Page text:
Therapy is just one form of counseling. Most people will not get through life without needing some sort of skilled advice. BQ's experience with two different therapists highlights the two kinds of counseling I mean: functional, learned advice vs. an endlessly sympathetic ear.
When I was in college, I had two different academic advisors. The first asked me lots of questions about how I was adjusting emotionally to the University environment and how I felt about my classes and professors etc. Being a freshman, I let her guide the conversation even though I was more interested in what courses to take etc.
The advisor I had closer to graduation always began by laying my transcript and my graduation requirements side by side and talking about getting from where I was to where I wanted to be. Towards the end of the session, he might ask: "everything going okay?" and I might say something like: "the stress is a bitch." and he'd say: "give me a call if you need anything."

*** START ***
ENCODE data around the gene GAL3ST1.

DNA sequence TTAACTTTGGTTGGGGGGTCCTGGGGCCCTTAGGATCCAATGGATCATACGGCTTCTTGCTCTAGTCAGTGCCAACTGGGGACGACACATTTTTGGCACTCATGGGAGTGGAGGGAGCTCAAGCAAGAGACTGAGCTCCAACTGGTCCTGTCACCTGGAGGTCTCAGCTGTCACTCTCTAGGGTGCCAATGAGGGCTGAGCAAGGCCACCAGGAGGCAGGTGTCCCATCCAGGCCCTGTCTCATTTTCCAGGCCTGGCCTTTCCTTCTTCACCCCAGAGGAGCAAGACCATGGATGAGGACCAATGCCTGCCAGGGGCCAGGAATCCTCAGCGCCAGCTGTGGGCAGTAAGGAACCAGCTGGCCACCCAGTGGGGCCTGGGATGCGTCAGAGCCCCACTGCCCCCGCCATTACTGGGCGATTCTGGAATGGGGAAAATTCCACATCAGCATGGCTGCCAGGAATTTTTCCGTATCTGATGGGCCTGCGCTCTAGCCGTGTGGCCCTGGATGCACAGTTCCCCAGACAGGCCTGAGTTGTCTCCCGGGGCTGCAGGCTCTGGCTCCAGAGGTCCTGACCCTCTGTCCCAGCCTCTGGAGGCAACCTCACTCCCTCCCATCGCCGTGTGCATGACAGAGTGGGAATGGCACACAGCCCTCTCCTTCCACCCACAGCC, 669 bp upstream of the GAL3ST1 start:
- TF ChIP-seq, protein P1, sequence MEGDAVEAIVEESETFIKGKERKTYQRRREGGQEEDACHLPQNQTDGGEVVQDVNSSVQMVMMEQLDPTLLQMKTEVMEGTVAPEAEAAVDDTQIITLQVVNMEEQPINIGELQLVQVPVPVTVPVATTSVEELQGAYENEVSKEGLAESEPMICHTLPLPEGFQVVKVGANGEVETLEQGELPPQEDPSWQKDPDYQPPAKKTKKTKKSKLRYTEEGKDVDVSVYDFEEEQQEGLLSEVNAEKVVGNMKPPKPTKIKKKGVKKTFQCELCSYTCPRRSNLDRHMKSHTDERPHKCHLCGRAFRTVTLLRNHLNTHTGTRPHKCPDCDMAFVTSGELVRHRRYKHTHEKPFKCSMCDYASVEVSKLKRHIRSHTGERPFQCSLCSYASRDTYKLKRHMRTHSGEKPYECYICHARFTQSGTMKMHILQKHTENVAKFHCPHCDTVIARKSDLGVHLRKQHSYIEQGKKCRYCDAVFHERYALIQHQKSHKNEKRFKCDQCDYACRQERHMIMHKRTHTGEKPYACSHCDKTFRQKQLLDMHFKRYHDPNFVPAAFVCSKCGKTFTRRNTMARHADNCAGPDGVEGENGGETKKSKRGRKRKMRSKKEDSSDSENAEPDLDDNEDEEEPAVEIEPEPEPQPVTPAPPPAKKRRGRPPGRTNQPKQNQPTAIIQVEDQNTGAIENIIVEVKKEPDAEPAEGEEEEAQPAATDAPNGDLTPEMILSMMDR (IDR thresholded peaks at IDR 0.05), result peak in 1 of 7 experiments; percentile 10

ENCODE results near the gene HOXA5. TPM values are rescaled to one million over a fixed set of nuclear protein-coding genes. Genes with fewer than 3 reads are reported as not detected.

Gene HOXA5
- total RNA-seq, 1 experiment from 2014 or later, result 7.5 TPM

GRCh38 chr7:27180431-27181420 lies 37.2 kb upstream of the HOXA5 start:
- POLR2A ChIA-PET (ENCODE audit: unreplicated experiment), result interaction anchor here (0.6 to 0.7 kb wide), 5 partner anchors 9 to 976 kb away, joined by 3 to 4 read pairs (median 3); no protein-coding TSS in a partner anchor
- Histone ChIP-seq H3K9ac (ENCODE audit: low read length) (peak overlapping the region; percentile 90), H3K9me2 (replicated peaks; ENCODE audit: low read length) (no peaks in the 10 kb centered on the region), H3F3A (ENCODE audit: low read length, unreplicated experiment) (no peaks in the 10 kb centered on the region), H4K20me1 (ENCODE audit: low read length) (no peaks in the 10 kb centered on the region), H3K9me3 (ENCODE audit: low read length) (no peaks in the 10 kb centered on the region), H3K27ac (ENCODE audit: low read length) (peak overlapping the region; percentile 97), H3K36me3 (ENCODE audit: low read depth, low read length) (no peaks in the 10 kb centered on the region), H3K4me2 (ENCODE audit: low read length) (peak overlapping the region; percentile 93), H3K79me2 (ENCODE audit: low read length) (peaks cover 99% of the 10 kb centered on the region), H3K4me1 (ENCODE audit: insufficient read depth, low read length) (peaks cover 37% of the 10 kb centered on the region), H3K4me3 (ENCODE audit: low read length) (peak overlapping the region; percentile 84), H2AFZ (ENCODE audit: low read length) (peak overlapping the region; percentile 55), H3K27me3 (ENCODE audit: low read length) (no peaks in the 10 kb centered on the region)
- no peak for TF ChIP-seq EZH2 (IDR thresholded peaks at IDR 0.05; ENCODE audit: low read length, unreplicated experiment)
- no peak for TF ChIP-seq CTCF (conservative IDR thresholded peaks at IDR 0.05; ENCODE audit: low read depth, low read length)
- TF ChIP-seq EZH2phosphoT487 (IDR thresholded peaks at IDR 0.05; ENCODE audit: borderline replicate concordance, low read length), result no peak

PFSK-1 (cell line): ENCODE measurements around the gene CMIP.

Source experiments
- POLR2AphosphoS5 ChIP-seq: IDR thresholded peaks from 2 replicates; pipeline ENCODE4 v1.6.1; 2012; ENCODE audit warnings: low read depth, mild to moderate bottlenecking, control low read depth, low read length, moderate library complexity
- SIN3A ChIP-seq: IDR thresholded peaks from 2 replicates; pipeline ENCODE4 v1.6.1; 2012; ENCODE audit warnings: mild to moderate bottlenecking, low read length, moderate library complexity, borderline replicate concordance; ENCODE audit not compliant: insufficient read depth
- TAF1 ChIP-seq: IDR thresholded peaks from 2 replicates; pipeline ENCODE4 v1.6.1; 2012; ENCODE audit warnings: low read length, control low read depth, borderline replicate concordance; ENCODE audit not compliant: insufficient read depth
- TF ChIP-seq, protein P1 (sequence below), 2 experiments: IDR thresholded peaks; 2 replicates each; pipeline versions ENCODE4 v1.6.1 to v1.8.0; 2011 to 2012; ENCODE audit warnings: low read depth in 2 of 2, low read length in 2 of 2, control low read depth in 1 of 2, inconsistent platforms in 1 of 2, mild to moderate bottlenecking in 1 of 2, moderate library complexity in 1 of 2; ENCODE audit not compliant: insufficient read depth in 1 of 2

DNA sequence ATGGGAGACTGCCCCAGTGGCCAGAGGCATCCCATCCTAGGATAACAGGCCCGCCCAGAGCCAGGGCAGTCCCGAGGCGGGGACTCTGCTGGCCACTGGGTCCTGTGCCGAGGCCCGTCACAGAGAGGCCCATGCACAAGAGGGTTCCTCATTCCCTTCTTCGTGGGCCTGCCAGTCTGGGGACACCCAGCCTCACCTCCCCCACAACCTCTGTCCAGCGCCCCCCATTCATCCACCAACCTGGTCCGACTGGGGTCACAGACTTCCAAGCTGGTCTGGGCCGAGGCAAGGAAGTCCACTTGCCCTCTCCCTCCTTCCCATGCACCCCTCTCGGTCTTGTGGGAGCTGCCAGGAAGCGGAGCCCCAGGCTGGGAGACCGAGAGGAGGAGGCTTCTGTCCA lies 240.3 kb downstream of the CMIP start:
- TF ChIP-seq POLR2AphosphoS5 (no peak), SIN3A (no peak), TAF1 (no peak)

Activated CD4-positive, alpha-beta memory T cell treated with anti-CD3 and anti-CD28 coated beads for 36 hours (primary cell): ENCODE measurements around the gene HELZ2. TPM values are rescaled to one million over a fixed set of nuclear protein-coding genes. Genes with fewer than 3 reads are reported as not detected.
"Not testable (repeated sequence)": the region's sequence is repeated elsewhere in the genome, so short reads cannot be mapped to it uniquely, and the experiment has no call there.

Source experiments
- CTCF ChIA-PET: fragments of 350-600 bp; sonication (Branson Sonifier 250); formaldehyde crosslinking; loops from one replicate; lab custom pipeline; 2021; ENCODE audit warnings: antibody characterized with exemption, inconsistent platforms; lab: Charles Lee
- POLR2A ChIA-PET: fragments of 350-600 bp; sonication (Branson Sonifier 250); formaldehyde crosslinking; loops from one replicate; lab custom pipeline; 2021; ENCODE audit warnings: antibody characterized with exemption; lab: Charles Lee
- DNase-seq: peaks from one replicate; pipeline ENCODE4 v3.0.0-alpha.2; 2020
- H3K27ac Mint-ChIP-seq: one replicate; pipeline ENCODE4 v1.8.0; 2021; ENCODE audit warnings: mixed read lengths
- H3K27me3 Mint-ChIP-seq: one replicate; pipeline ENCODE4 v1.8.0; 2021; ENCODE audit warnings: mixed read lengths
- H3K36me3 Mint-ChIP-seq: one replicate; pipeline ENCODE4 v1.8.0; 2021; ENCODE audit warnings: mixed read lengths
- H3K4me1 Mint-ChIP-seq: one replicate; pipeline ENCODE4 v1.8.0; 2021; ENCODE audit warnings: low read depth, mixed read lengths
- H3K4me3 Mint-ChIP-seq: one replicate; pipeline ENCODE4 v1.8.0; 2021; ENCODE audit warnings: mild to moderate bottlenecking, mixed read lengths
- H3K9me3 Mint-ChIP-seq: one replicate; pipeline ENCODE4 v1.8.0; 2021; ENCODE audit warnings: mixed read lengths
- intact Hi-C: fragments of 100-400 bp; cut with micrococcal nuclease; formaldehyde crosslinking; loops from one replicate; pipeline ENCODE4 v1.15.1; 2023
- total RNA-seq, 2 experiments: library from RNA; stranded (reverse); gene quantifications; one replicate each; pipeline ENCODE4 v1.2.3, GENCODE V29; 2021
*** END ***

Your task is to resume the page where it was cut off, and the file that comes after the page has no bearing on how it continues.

I work in technology support so I see lots of people having technical problems. Some people describe the problem and want to know how quickly it will be fixed. Some people get hung up on trying to describe how much of a disruption the problem is and how important it is that it be fixed quickly. I've had people try to call meetings, pulling my techs off task to discuss the urgency of fixing the problem. I try to impress on the kids that work the incoming support calls that they are not grief counselors, their job is to get the relevant technical details but if I am too critical, they start to cry.
Auto mechanics are one of the signposts marking the great gender divide. I think this might have something to do with certain people wanting to bring their "personal transportation needs" to a discussion about a defective transmission solenoid. There is an advert for a car rental agency in which a woman comes in with a sleeping child on her hip and a story about a minor accident. The rental clerks scurry around to get her a rental car and have her car towed to a repair shop, all without waking the child. That level of service sounds excessive to me, and expensive. Maybe women get charged more by mechanics because they ask for more.